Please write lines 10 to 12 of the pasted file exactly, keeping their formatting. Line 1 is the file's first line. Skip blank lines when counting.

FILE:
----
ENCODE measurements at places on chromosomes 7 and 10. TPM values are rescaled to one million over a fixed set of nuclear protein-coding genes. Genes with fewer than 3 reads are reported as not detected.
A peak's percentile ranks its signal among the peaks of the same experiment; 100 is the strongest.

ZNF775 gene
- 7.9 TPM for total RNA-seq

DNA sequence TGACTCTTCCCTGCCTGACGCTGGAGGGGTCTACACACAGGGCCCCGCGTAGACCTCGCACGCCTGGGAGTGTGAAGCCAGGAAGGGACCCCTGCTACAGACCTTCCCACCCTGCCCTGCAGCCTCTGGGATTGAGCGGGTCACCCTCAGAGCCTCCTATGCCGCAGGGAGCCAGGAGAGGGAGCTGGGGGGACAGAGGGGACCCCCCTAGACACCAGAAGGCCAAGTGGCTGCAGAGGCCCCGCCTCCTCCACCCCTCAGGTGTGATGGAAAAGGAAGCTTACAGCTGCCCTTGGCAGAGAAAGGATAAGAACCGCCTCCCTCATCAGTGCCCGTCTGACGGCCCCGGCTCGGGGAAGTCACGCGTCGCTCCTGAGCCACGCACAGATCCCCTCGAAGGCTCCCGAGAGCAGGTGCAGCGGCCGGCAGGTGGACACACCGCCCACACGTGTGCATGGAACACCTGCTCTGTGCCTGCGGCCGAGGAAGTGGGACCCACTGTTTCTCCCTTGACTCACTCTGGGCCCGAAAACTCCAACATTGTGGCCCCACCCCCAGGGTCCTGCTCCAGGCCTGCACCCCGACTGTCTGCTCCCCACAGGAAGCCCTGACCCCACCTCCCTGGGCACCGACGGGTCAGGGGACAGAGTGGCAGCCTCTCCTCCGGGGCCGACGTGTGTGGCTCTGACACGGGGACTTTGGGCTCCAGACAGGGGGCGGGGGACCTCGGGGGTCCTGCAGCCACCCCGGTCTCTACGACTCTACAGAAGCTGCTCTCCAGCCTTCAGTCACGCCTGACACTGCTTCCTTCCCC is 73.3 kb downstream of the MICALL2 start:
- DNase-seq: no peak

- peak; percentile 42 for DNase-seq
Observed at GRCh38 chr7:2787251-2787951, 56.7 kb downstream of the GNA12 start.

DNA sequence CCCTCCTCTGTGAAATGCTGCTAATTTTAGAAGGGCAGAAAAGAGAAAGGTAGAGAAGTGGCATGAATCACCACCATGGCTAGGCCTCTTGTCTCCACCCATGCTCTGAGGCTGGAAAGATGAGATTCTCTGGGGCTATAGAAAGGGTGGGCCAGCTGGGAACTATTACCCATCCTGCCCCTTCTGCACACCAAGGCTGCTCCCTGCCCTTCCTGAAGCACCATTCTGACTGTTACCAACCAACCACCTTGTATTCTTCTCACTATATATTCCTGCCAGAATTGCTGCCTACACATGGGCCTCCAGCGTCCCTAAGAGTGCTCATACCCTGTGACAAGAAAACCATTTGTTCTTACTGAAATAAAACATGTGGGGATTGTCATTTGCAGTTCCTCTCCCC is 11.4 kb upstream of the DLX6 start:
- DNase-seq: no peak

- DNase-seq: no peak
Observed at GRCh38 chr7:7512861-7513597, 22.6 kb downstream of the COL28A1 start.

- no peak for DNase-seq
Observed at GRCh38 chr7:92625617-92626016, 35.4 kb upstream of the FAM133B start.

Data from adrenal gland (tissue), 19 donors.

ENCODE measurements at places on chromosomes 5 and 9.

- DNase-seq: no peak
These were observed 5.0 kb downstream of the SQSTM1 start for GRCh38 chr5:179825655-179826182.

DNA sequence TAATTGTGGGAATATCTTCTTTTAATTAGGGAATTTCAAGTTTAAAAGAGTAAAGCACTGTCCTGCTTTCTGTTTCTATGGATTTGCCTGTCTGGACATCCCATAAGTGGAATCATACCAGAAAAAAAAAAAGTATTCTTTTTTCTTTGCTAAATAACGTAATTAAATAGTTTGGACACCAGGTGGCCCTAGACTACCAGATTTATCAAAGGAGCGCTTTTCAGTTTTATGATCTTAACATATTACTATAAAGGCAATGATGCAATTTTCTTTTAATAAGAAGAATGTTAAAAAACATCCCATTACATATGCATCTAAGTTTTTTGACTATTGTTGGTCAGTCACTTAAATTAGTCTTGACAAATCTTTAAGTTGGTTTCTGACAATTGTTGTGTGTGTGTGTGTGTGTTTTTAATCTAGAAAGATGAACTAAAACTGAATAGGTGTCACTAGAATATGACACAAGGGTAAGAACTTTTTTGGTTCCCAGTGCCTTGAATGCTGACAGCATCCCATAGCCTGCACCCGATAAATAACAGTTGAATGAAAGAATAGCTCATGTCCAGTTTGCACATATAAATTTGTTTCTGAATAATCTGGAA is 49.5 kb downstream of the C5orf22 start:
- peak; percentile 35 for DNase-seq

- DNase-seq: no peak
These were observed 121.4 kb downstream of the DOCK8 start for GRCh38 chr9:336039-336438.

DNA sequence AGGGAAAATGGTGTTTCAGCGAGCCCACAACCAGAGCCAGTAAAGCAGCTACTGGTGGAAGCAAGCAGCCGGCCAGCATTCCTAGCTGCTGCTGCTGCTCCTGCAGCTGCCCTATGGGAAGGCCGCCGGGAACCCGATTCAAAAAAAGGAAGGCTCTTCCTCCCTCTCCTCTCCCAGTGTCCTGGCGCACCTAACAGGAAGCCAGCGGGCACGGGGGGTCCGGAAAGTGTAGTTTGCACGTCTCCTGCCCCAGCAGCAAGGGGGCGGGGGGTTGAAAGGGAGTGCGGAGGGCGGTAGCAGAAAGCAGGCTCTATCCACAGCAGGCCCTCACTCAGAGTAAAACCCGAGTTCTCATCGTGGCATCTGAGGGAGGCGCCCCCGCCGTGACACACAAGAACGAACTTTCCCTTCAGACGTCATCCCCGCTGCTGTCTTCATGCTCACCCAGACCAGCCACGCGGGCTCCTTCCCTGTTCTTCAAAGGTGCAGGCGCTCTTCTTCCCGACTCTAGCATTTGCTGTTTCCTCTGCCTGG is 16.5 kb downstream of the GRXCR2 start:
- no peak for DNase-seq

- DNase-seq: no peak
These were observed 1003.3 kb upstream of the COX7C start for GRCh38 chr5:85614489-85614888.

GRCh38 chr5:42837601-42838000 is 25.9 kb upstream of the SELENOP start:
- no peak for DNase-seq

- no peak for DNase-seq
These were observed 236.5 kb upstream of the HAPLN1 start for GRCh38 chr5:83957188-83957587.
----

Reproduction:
- DNase-seq: no peak

- DNase-seq: no peak
Observed at GRCh38 chr7:7512861-7513597, 22.6 kb downstream of the COL28A1 start.